THE BLOG

5 Reasons Why I Got Engaged Before 23

02/04/2014 12:52 pm 12:52:25 | Updated Apr 06, 2014
Neal Samudre

I got engaged at an early age, and though others may scoff at that, I don't regret it for one minute.

Sometimes, people treat me as if I'm insane for getting engaged at a young age. They always fool me into thinking that life is a set of calculations I have to solve before even considering marriage, and I hate it. They think I'm idiotic when I say I don't have all the answers, but I have a direction and plan. They comment on how I should have everything lined up, and I'm left feeling like my romantic view of love has been zapped of all its wonder and magic.

I start to believe them, that maybe love is more than just wanting to marry your best friend; it's money, a secure job, insurance, car payments, rent, and all the troublesome things of real life.

This is the problem I have with many views on love circulating around our culture today. Too many people empty love of its fascination, making it more a matter of getting your ducks all in a row instead of sweeping you away in something profound and magical. People blog on the joys of being single, parade around how great it is to be young and not engaged, and talk to those who are engaged as if they're making a mistake. But in my mind, these views don't have the right perception of love.

Maybe, we're against getting engaged at an early age because we believe the wrong things about love.

Call me a rebel, but I don't think love is dependent on my age. Here are the things I do believe about love, the things that propelled me to propose in the first place:

1. Love is not an end.

Some people's solution to the growing divorce rate in America is to find out who you are and get what you want in life before you enter marriage; that way you're never left guessing whether you could've had more during your marriage. I hate this view. It makes it seems like you have to have everything together before you get married, like marriage is a halt to your ambitions, stopping you from doing what you want and becoming who you need to be.

Love is not an end. It is continuous, encouraging and cultivating us to be more in this world. Love, when expressed in its greatest fashion, is meant to encourage your dreams, not stifle them.

2. Love is not part of a checklist to life.

When people talk about life and love, they act as if falling in love and getting married are part of some cosmic checklist to life that everyone has to accomplish. The thing about this view is that when you have checklists, you feel unsatisfied unless you move onto the next thing and cross it off your list. Marriage then becomes a requirement for everyone.

For me, I find magic in the idea that marriage is not something I have to do; it's something I choose to do. Seeing marriage in this light adds value to what I'm doing, beautifies it by making it a choice rather than an obligation.

3. Love is not determined by age.

People say I'm young, and that's true. But when people say I'm too young for marriage, I oppose that. Maturity and love are not defined within numbers; they're expressed through manner. Sometimes, maturity is linked with age, but as you grow older, your thinking, your circumstances, and how you position yourself in society define your maturity. If you prove yourself to be ready for marriage, then a number shouldn't tell you otherwise.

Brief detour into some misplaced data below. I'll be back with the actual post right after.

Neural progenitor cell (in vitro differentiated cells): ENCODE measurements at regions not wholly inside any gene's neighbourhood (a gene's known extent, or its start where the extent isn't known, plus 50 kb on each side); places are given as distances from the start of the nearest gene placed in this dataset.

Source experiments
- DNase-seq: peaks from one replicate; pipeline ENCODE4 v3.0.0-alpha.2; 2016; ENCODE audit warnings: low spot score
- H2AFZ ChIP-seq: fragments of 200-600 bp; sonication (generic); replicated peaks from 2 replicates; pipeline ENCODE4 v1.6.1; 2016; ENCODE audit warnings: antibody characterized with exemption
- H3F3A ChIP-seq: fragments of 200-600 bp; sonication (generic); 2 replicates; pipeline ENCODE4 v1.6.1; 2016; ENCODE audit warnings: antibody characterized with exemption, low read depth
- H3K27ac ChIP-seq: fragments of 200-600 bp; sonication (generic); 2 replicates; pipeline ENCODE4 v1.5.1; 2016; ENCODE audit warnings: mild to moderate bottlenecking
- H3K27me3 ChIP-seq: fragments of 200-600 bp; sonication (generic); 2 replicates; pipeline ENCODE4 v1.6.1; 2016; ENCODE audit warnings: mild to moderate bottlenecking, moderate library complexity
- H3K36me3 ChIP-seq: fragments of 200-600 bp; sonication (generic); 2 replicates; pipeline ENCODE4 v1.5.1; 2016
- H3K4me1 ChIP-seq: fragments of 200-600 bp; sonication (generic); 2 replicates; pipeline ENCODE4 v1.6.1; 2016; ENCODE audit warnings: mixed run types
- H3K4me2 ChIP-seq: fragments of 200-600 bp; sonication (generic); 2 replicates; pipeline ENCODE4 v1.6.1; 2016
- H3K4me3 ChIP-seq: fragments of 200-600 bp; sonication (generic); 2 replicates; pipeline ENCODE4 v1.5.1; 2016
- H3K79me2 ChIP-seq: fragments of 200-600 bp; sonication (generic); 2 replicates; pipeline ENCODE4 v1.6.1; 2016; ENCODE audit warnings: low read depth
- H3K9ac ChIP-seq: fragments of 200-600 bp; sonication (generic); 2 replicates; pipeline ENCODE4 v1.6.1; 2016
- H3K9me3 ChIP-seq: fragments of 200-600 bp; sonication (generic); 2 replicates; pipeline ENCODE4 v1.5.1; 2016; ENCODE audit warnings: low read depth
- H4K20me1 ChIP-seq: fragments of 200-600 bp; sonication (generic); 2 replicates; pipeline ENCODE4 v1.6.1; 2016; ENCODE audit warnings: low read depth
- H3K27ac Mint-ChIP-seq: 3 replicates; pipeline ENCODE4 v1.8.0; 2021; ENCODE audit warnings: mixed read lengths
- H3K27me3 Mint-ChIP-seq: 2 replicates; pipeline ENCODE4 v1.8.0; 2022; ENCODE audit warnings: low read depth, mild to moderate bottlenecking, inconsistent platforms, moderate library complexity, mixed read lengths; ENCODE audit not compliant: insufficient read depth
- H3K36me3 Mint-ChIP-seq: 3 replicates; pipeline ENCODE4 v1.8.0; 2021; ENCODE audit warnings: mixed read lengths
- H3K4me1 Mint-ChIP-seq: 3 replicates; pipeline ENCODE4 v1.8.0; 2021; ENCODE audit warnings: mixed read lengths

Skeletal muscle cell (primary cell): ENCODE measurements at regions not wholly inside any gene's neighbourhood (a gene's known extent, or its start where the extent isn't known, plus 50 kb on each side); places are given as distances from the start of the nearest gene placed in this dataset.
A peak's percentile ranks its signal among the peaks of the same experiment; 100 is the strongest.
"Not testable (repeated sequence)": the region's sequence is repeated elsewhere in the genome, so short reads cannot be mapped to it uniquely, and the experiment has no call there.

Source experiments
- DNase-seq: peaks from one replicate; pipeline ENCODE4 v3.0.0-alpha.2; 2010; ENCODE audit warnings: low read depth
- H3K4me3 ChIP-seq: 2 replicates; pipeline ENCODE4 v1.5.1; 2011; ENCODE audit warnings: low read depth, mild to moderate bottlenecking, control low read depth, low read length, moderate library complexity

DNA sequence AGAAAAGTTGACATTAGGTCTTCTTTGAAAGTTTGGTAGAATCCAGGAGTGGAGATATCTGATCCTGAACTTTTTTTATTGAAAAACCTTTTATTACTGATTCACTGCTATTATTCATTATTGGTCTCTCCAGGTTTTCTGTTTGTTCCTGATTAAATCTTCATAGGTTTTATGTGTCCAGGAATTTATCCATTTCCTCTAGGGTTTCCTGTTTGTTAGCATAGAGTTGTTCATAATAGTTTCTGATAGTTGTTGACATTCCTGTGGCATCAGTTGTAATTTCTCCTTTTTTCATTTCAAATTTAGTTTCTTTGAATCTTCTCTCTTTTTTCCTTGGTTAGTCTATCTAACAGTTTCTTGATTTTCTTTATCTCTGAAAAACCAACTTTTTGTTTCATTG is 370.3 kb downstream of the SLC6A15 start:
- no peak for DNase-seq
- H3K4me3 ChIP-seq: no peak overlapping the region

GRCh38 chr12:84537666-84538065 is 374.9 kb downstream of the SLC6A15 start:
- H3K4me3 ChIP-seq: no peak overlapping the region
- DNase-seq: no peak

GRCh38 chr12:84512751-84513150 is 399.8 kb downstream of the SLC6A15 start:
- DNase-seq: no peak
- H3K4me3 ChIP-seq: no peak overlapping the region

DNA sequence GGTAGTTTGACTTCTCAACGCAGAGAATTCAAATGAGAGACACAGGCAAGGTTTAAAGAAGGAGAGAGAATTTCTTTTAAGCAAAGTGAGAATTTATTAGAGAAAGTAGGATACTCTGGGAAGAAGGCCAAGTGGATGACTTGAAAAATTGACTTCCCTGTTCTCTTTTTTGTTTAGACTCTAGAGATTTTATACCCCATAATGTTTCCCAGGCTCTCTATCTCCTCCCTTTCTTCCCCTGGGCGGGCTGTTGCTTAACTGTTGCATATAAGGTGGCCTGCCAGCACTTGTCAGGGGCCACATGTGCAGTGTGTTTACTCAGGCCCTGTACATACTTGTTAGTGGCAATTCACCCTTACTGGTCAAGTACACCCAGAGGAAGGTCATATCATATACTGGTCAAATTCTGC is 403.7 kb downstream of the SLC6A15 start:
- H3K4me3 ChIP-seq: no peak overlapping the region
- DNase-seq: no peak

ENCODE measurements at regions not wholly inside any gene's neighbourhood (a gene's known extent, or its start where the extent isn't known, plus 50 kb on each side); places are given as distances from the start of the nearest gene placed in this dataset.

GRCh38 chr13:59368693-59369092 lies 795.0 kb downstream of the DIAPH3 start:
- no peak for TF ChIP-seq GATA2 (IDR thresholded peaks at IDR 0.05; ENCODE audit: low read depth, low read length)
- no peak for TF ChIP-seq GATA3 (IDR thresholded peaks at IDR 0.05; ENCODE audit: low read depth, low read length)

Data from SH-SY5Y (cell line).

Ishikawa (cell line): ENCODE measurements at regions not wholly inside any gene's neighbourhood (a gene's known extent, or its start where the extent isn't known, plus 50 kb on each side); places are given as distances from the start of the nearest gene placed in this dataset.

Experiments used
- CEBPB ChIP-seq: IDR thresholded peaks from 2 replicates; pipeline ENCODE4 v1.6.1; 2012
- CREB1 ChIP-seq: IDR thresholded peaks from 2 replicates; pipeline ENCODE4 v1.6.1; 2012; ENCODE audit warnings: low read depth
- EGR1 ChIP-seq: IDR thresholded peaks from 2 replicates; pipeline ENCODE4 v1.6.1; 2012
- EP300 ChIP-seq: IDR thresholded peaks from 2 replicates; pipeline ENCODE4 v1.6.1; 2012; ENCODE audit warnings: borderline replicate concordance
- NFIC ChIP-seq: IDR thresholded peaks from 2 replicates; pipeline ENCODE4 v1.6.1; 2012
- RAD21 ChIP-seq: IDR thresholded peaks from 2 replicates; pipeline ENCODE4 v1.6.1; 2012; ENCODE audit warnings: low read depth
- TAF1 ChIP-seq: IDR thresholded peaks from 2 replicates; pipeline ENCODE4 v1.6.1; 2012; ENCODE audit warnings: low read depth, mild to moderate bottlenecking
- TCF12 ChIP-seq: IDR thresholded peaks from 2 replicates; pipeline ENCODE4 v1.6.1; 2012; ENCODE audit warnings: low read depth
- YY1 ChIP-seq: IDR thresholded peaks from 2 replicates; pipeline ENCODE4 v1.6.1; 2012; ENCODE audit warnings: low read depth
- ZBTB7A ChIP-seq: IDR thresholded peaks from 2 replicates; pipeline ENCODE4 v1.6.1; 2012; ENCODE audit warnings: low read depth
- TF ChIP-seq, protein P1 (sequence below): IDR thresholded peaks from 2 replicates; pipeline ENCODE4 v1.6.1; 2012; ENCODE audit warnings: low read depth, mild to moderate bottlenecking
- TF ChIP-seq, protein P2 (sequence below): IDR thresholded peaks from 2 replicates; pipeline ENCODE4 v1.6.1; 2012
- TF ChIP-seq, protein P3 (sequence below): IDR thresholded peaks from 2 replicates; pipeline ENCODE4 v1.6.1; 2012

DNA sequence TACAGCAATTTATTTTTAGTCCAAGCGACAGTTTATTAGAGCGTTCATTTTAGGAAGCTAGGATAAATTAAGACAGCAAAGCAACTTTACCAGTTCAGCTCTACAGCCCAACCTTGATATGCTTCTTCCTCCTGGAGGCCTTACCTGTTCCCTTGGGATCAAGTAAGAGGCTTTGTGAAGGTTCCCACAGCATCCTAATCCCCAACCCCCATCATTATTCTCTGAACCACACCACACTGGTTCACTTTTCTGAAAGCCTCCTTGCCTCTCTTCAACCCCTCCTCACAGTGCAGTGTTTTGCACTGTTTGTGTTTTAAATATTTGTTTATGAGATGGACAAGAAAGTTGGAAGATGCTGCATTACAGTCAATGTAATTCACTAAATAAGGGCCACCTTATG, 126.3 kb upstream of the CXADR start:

4. Love is not measured by the quantity of your money.

People wait to get engaged until they make a certain amount, and there's nothing wrong with that. But that's not my story. In my heart, I was wildly in love with my fiancé, so much so that I couldn't wait till I had a steady job. What I knew was that when it came down to it, I would buckle down and provide, no matter what that costs me.

If to love is to risk, then let love be measured by risk, not by how comfortable you are.

5. Most importantly, love is an adventure.

Some people live boring love stories, where their relationship is nothing more than a routine of dinner and a movie. When love is viewed as a routine, it's easy to encourage others not to jump into it at an early age. We tell others to live life while they're young, but maybe, to love is to live life. Because love, in its right sense, is an adventure, compelling us to live better stories with our lives. It doesn't make sense to dull love down to habit and procedure. If love is to live to its potential, it should continue to sprout new stories and new journeys, sprinkling our lives with creativity and enjoyment rather than boredom.

Love is the most creative and daring adventure anyone could choose to go on. This means that the only end associated with marriage is the ending to a boring and complacent story.

These are the foundational lessons on love I'm holding onto as I get ready to marry my best friend. They remind me that the only insanity I have is to love deeply and passionately; and in my opinion, that's the best form of insanity there is.

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